Attribute Data


Attribute data in Geographic Information Systems (GIS) refers to the additional information about spatial features that is stored in a tabular format and linked to spatial data. This type of data, also known as non-spatial data, is the descriptive information or characteristics of spatial data that give it greater depth and context. Attribute data enriches the spatial data as users not only know the location of events or features, but also the properties of those events or features.

Attributes can be of different types, including categorical (e.g., land use type), numerical (e.g., population), or binary (e.g., presence or absence of a certain characteristic). This dataset is usually stored in a database where each row represents a geographic feature and each column represents a particular attribute of the features.

What is Attribute Data?

Attribute data in GIS are the details that describe the properties and characteristics of spatial features. These spatial features could be points, lines, or polygons that represent real-world phenomena on a map. For example, in a GIS application, a point on a map may represent a location of a school. This point would have attribute data associated with it that details information about the school, such as the school name, type of school (elementary, high school, etc.), number of students, and so on.

In a table of attribute data, each spatial feature is assigned a row, and each attribute of the feature is assigned a column. Therefore, the attribute data table provides more than just the "where"; it also provides the "what," "how," and "why" that enhances our understanding of the spatial data.


What is the role of attribute data in GIS?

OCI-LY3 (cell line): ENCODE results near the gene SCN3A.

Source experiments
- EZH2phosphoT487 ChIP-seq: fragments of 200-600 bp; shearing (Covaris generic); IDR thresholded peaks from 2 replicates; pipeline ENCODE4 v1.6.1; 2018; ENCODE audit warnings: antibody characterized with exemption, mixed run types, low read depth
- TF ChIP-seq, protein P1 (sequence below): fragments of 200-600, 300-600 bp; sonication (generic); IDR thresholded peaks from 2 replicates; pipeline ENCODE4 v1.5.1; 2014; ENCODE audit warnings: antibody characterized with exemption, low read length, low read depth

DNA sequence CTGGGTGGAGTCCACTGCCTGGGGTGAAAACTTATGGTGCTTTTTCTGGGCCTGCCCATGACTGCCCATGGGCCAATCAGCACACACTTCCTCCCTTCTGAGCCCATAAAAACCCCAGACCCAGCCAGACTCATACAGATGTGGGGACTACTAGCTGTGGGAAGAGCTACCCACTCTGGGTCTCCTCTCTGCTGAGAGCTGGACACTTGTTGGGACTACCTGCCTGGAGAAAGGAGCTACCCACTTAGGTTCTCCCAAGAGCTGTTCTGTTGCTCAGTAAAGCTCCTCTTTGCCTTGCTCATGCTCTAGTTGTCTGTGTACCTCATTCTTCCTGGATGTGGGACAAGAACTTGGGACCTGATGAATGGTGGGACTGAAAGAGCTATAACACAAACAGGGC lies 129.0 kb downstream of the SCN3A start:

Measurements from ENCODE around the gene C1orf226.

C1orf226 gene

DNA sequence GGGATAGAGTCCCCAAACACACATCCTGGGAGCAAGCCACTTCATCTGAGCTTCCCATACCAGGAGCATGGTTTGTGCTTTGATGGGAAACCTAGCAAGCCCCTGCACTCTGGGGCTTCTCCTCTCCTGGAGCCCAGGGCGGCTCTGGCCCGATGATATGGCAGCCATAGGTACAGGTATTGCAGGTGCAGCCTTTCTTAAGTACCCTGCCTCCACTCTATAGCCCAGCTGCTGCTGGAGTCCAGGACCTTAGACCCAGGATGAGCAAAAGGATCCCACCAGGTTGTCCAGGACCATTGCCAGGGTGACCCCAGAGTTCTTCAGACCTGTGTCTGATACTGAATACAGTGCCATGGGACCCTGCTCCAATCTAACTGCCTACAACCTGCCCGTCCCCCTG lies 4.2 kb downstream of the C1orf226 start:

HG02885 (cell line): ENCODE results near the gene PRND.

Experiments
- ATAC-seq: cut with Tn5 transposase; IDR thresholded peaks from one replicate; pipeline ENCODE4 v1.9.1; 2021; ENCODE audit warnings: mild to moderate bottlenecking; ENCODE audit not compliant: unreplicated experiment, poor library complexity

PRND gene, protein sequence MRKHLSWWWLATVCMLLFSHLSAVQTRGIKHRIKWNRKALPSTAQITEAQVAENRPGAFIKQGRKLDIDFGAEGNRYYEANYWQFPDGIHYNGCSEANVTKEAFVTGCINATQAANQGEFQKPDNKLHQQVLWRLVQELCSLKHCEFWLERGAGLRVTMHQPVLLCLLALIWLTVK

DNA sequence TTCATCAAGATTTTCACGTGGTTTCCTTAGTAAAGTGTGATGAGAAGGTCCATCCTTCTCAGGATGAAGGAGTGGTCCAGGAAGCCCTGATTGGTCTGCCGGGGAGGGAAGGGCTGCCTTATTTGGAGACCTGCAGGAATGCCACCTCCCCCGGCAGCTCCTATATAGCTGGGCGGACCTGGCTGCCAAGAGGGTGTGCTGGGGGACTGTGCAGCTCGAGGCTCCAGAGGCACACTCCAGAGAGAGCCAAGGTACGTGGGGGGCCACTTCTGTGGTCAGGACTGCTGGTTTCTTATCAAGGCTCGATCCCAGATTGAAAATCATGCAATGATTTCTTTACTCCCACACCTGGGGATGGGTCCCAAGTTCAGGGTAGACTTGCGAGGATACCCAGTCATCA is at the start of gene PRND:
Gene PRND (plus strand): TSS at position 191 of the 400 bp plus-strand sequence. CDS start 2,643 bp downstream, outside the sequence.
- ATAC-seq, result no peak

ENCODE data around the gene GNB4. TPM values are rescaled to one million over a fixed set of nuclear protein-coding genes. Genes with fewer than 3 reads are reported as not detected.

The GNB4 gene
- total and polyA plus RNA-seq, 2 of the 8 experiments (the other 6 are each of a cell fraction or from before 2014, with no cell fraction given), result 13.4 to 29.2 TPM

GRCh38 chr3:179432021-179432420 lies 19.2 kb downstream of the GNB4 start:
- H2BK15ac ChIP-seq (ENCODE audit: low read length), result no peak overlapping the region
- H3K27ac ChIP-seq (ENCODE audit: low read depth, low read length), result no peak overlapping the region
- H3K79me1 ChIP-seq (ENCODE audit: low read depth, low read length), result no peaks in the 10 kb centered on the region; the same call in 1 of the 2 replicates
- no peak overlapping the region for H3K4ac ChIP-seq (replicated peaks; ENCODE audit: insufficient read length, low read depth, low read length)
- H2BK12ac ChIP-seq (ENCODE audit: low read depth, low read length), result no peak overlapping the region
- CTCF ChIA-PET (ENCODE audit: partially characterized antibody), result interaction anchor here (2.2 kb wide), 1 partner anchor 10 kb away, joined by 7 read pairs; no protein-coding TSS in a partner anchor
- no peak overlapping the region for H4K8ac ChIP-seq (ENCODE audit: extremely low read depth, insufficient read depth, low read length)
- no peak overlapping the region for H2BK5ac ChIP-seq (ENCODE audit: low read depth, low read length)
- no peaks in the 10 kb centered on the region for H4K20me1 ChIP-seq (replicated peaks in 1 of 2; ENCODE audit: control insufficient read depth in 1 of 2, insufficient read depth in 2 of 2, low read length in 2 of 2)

Attribute data is vital in GIS because it provides additional information or context to the locational data, enabling users to make informed decisions. It enhances spatial data by detailing and explaining more about the specific features represented on a map.

How is attribute data created and stored in GIS?

Attribute data is often created by specialists who collect data in the field or from various secondary sources like censuses or surveys. Once collected, this data is stored in a relational database where it is linked to the spatial data, usually via a unique ID or 'primary key'.

What are some examples of attribute data?

Some examples of attribute data include descriptive information like name, color, type, height, area, population, density, and any other characteristic that can be associated with the geographic feature.

What are the different types of attribute data in GIS?

Attribute data in GIS can be classified into nominal (categorical), ordinal (rankings), interval (measurements), and ratio (counts). Nominal data typically includes names or labels. Ordinal data involves some sort of ranking. Interval data includes measurements where the range matters. Ratio data includes counts and often involves rates or multiples.

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